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Three serious vulnerabilities in cross-app resource sharing protocols on Apple's desktop and mobile platforms have been discovered and used successfully to steal data — Â like passwords and secret authentication keys — Â including one that lays Keychain open to attackers.
Discovered by a team of six researchers at Indiana University, Georgia Tech, and China's Peking University, the exploits rely on fundamental flaws in the implementation of Keychain's access control lists, OS X's app containers, and URL schemes that allow apps to call out to each other. Apple was notified of these vulnerabilities last October, the researchers told The Register, and then requested a six-month extension before the paper was made public, which was granted.
The vulnerability in Keychain stems from its inability to verify whether apps should be entitled to modify entries. Using the newly-discovered exploit, a malicious app can delete existing entries — Â or create them before the legitimate app has a chance to — Â and give both itself and the legitimate app access, reading the contents of the entry after the legitimate app has written to it.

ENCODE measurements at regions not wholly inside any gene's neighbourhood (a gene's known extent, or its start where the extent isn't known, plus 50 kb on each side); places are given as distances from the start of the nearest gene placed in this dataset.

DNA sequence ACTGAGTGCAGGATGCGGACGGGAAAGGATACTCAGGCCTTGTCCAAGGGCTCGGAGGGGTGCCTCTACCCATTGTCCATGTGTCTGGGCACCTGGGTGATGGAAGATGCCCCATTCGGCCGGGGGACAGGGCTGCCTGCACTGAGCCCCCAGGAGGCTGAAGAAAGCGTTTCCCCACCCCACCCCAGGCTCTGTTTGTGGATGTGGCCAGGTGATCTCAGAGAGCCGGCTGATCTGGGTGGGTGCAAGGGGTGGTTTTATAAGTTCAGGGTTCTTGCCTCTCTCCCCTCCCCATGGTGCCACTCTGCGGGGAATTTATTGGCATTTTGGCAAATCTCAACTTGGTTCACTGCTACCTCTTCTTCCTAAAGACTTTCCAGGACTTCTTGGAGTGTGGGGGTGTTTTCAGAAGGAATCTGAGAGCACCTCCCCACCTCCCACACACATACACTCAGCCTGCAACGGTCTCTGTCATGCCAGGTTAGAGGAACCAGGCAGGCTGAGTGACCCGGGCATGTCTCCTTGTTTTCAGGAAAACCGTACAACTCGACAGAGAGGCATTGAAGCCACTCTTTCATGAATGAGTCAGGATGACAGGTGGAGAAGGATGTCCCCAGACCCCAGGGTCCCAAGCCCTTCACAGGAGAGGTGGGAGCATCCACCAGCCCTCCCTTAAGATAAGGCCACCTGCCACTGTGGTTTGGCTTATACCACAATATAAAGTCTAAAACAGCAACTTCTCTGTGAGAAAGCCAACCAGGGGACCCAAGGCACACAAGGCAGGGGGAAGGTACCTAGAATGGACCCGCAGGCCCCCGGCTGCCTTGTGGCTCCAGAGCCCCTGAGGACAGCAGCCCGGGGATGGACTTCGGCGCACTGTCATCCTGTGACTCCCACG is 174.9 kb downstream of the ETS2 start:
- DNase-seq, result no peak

A proof-of-concept video shows the team removing the Keychain entry for a local user's iCloud account, then creating a new one using a malicious app. After signing in to iCloud through System Preferences, the malicious app successfully retrieves the secret iCloud token stored in that entry. The same attack was used to retrieve passwords stored in Keychain by Google's Chrome browser, which will reportedly remove Keychain access until a fix is issued.
Another vulnerability exists in OS X's app containers, which are designed to keep Mac App Store apps from accessing data belonging to other apps without explicit permission to do so. Apple enforces this access control in part by giving each app a Bundle ID, the uniqueness of which is ensured by the Mac App Store.
The Mac App Store does not verify the uniqueness of Bundle IDs belonging to helper apps, however — Â one example of a helper app is 1Password Mini, which is a separate app from 1Password but included in the same download. By creating a malicious helper app with the same Bundle ID as an existing app, malicious apps can gain access to the legitimate app's containers.
An additional flaw in URL Schemes allowed the researchers to hijack the URL schemes of other, legitimate apps and exfiltrate any data passed between them. In one example, their malicious app registered the fbauth:// scheme that iOS apps use for Facebook sign-in and was able to intercept the user's Facebook authentication token.
The flaws remain unfixed in the latest pre-release versions of OS X Yosemite, though they have not yet been tested against OS X El Capitan, which was announced last week. The team was also successful in getting proof of concept apps into the Mac and iOS App Stores, where the malware was not detected during the approval process.
It remains unclear how Apple plans to mitigate these threats going forward, as it would require significant architectural alterations to the way OS X and iOS interact with apps.
In the meantime, users are advised to follow standard security precautions: Do not install apps from unknown sources, and be cognizant of any suspicious password prompts.